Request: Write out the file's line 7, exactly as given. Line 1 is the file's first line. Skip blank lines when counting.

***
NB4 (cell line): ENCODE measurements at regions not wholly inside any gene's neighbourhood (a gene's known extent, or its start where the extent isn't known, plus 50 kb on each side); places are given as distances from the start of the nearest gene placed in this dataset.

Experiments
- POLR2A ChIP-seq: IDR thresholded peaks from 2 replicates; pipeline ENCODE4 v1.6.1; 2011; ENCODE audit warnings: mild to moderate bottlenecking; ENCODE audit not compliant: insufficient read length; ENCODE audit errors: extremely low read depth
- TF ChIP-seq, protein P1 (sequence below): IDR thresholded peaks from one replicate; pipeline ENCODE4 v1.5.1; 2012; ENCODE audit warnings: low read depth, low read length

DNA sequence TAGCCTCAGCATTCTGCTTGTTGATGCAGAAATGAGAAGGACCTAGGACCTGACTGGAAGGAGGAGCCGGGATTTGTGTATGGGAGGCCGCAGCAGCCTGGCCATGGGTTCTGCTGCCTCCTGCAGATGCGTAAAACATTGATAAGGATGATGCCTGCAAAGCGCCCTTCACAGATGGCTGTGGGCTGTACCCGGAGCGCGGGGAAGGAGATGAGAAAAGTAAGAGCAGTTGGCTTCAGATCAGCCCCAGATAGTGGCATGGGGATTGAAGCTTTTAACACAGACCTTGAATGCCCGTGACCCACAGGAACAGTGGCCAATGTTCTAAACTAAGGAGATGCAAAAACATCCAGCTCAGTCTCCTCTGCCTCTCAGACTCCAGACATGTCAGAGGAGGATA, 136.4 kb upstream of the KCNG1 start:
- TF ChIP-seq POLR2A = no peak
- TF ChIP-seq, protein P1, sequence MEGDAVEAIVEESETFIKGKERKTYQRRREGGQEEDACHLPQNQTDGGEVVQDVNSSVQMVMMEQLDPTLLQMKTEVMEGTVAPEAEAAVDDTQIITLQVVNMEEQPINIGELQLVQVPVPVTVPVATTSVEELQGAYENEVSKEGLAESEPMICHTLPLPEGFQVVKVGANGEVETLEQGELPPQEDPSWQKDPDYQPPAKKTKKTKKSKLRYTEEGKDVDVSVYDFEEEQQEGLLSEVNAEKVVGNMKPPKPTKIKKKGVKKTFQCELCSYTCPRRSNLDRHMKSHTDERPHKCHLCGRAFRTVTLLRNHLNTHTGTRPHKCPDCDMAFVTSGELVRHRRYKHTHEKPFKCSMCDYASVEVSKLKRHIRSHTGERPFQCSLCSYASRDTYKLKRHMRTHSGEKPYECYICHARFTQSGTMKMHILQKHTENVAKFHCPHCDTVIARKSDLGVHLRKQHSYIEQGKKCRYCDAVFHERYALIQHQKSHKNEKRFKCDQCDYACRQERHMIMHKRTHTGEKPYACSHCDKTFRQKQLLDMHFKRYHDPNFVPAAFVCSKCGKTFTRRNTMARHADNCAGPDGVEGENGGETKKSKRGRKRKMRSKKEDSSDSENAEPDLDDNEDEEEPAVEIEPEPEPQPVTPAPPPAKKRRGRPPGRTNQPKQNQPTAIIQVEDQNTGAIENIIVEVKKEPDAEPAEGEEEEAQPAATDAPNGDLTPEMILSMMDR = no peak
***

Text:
- TF ChIP-seq, protein P1, sequence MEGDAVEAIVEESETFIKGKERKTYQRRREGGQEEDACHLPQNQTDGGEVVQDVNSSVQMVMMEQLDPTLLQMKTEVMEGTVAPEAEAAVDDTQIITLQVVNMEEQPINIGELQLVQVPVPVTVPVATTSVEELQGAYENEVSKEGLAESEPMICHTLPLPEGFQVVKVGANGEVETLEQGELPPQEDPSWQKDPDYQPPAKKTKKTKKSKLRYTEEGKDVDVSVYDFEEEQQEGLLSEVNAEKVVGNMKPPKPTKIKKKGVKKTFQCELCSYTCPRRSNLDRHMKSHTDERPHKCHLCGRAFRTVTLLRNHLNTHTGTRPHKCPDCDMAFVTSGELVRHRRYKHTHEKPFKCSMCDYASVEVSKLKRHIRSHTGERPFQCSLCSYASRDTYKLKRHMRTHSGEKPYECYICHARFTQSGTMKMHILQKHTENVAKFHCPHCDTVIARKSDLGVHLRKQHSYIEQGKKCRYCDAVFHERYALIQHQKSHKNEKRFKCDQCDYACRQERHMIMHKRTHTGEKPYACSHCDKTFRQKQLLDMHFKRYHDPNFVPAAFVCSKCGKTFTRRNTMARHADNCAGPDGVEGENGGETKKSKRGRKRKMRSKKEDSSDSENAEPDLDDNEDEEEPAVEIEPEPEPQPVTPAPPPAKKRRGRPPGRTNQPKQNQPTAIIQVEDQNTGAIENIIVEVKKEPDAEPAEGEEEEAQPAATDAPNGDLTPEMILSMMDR = no peak